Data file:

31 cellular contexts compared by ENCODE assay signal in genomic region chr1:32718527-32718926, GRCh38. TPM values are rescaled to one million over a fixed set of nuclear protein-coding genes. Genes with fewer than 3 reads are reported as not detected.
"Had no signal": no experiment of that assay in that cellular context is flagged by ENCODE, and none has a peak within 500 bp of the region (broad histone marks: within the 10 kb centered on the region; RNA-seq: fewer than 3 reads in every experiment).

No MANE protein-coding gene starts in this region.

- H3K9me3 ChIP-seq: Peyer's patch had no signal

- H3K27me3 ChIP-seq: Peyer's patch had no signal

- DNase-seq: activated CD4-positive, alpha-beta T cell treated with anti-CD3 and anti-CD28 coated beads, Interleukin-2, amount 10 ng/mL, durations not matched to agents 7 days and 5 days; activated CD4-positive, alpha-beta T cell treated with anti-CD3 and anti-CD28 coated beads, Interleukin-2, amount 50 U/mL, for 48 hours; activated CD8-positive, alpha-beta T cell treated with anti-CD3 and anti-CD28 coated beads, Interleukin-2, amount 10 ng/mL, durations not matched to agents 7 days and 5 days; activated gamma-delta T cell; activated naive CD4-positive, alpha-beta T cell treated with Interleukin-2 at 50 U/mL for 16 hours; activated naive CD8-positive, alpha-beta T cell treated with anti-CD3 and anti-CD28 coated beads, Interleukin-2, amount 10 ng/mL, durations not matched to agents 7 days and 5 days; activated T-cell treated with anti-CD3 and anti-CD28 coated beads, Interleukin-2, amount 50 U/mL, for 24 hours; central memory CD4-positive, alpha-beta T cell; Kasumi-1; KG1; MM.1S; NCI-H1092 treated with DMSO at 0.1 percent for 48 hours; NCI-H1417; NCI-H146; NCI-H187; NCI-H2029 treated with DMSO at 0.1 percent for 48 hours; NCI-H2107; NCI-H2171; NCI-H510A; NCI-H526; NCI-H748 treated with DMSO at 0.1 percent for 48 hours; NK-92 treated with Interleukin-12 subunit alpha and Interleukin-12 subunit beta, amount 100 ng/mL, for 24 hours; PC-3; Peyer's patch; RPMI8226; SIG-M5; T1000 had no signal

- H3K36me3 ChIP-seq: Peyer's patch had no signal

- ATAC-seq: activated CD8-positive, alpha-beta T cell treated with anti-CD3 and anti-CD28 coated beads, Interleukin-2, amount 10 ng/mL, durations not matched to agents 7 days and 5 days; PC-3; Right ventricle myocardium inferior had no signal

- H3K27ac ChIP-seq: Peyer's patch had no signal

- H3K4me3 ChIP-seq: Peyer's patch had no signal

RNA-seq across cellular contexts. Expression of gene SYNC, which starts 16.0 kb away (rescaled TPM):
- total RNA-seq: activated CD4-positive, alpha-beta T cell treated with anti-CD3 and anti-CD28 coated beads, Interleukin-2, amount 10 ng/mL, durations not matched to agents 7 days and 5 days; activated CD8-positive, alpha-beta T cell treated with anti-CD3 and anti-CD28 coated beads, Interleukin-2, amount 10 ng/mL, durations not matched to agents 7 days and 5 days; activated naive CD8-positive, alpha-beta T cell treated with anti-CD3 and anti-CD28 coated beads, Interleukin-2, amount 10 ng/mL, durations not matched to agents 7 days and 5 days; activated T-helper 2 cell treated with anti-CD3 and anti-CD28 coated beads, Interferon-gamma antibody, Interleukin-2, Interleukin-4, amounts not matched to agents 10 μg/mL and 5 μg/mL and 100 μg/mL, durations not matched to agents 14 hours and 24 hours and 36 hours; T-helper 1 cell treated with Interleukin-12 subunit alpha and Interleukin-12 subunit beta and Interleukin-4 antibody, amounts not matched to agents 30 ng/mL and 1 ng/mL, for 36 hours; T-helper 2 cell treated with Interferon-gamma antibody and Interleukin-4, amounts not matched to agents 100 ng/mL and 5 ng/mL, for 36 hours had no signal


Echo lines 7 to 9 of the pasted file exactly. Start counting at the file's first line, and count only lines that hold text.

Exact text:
- H3K36me3 ChIP-seq: Peyer's patch had no signal

- ATAC-seq: activated CD8-positive, alpha-beta T cell treated with anti-CD3 and anti-CD28 coated beads, Interleukin-2, amount 10 ng/mL, durations not matched to agents 7 days and 5 days; PC-3; Right ventricle myocardium inferior had no signal

- H3K27ac ChIP-seq: Peyer's patch had no signal